Embr Wave first look: The wearable that hacks your body temperature Review

By heating or cooling your wrist in waves, this clever wearable can make you feel more comfortable

Verdict

A smart way of approaching comfort, the Embr Wave is a compelling device that could improve comfort by hacking the way we perceive temperature.

Key Specifications

  • Heat/Cool controls
  • Smartphone app
  • Metal wrist strap
  • Battery life of 30 to 50 sessions
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Embr Wave price and release date

Available in the US now for $299, the Embr Wave currently doesn’t have a UK launch date, although the company is planning global expansion.

Related: CES 2019

What is the Embr Wave?

Temperature is often a very personal thing: it’s possible to feel cold in a room that other people think is too hot. It’s those sensations that the Embr Wave is designed to combat, with the wearable able to hack the way that your body perceives temperature.

Developed by three MIT graduates, the Embr Wave is a wearable that’s designed to personalise temperature. Available in the US already, it was my first time of getting a go with the bracelet.

The aim of the Embr Wave isn’t to actually change your body temperature, but more how you perceive heat. Embr says the effect is similar to holding an ice cube against your wrist in hot weather or putting your hands around a cup of coffee in cold weather.

The Embr Wave can be set to generate a small amount of heat or cold, but the clever part comes from the way that the temperature is applied in waves. According to the company, using waves helps the process: your body gets used to a constant heat, negating the effect.

Research has shown that operating the Embr for three minutes is enough to give the perception of a 5-degree Fahrenheit change in temperature.

Embr Wave on stand

Embr Wave – Features and first performance impressions

The Embr Wave slips onto your wrist and is best worn under the underside. It straps into place with the metal bracelet and magnetic catch, which look and operate much like the Apple Watch‘s Milanese Loop. Although I only had it on for 10 minutes or so, the Embr Wave felt comfortable enough and no different to wearing a watch.

An LED strip runs across the Wave, letting you select the cooling or heating modes: the light goes blue for cold and red for heat. The effect starts immediately. Starting with the cooling mode, a could feel a cool sensation on my wrist. Stood on the hot CES show floor, I could feel the cold sensation on my arm and I did start to feel more comfortable.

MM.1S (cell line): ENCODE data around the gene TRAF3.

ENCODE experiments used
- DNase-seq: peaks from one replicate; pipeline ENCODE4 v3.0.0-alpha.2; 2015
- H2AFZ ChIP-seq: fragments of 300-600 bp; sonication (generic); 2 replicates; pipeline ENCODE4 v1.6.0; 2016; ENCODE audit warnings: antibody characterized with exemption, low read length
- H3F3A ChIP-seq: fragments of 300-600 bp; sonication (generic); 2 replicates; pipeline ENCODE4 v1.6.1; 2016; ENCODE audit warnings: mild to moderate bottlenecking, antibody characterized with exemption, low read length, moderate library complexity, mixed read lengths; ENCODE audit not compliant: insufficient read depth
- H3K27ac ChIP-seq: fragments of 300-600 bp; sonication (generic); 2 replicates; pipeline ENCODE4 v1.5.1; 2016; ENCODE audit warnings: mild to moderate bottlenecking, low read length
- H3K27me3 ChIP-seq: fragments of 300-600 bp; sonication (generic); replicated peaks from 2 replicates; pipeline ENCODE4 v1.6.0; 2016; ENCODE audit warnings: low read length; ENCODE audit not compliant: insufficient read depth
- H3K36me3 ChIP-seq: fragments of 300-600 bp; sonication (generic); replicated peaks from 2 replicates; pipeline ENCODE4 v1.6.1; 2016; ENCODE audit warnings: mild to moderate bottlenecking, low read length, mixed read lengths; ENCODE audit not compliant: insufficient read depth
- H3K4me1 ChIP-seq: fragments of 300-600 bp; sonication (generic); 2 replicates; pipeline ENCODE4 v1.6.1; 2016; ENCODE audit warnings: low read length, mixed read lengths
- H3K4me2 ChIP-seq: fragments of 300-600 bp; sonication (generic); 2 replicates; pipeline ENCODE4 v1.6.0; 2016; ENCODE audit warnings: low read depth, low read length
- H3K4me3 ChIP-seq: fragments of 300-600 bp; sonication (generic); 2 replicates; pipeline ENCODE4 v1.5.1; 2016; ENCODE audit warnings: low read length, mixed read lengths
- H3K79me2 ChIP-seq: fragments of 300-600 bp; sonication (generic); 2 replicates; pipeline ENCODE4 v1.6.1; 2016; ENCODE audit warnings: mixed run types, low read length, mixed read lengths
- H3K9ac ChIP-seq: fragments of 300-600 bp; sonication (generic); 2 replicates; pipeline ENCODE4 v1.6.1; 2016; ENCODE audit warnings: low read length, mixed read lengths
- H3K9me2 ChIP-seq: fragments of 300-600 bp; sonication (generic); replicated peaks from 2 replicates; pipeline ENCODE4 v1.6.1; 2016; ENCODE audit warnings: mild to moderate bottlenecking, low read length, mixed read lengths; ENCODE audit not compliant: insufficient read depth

Embr Wave cool mode

Switching to heat mode, the Embr Wave immediately started to feel warm on the wrist, but not uncomfortably so. The result was a warmer feeling through my body.

Controls on the wrist are very simple. You can hold own the cold or hot side to adjust the perceived temperature, but the cycle runs for three minutes for cooling and five for warming. Knocking twice on the Wave turns on extended mode, which lasts for 30 minutes.

Switching to the app, you get more precise control over the heating setting, letting you set the perceived temperature increase or decrease in Fahrenheit steps. More options are planned for the future with the company telling me that they’re looking at introducing a sleep mode, using the wearable to help get people to sleep more comfortably.

The Embr Wave lasts for 30 to 50 sessions, which translates to around two to three days of use.

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First impressions

Wearing the Embr Wave is slightly strange at first. You can feel it’s cooling (or warming) presence on your wrist but it’s subtle at first. The longer you have the device running and operating, the more you can feel it at work, slowly making the surrounding environment that bit more comforting.

Given how many places we go where we have no control over the environment, being able to make temperature control more personal is a great step.

We continually check thousands of prices to show you the best deals. If you buy a product through our site we will earn a small commission from the retailer – a sort of automated referral fee – but our reviewers are always kept separate from this process. You can read more about how we make money in our Ethics Policy.

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